From New Scientist – November 15, 2019
Long-term smokers who switched to vaping were halfway towards achieving the vascular health of a non-smoker within a month, a study has found. Researchers from the University of Dundee, UK, said they discovered a “clear early benefit” in switching from smoking to vaping, in the largest clinical trial to date.
Those who ditched cigarettes and vaped instead saw their blood vessel function increase by around 1.5 percentage points within four weeks compared with those who continued smoking.
The researchers said they didn’t know whether this benefit would be sustained, with more research needed into the long-term implications of vaping. They also warned that vaping isn’t safe, merely “less harmful” than smoking.
But they said that if this improvement were sustained into the long-term, those who switched would have at least a 13 per cent reduced risk of cardiovascular events, such as heart attacks.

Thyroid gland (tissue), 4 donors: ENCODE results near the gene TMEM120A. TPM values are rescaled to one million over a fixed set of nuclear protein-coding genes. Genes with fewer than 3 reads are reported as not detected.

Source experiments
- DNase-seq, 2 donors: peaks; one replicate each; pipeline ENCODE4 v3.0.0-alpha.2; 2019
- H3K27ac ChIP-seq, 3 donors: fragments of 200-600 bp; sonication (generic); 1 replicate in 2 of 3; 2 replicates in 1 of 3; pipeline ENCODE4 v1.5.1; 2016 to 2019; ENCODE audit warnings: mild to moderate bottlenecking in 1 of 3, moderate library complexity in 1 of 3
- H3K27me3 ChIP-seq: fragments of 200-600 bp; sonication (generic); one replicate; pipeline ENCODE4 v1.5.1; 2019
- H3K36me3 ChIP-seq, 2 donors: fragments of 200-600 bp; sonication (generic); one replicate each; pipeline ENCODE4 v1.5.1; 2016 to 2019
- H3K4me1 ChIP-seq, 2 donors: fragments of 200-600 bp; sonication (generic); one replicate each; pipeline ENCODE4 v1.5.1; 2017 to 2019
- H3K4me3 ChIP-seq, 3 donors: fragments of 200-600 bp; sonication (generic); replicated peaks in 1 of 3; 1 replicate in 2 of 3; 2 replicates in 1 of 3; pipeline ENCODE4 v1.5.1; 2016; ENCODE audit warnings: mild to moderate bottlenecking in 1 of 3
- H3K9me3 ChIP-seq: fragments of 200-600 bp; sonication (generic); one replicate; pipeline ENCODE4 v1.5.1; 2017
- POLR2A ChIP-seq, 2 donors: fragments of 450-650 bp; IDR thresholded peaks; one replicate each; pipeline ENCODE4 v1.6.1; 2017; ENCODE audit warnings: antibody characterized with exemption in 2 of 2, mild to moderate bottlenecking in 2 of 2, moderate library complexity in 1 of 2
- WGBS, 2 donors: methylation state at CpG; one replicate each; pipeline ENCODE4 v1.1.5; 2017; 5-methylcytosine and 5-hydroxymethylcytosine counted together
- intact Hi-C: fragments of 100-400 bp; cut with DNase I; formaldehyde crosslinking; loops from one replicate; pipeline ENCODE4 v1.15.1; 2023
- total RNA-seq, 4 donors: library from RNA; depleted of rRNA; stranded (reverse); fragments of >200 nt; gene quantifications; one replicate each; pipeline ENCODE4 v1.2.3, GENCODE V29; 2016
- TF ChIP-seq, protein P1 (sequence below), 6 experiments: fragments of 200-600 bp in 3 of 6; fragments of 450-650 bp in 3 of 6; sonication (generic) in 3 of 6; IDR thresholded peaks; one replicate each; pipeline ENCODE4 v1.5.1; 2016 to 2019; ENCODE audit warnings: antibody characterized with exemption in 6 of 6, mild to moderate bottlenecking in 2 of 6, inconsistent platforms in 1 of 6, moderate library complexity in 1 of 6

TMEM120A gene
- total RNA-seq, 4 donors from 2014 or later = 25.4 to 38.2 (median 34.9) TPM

The study recruited 114 adults in the UK who had smoked at least 15 cigarettes a day for at least two years and were free from established cardiovascular disease.
Forty continued smoking tobacco cigarettes, 37 switched to e-cigarettes with nicotine and 37 switched to e-cigarettes without.
The researchers measured shifts in blood vessel function – the earliest detectable change to cardiovascular health – through a test known as flow mediated dilation (FMD) that assesses how far a blood vessel opens. They used another test to measure the vessels’ stiffness.
Overall, the groups who switched to e-cigarettes experienced a 1.49 percentage point improvement in their vascular function compared with those who continued smoking.
Separate research has shown that for every 1 percentage point improvement in vascular health, 13 per cent fewer cardiovascular events occur over the long-term.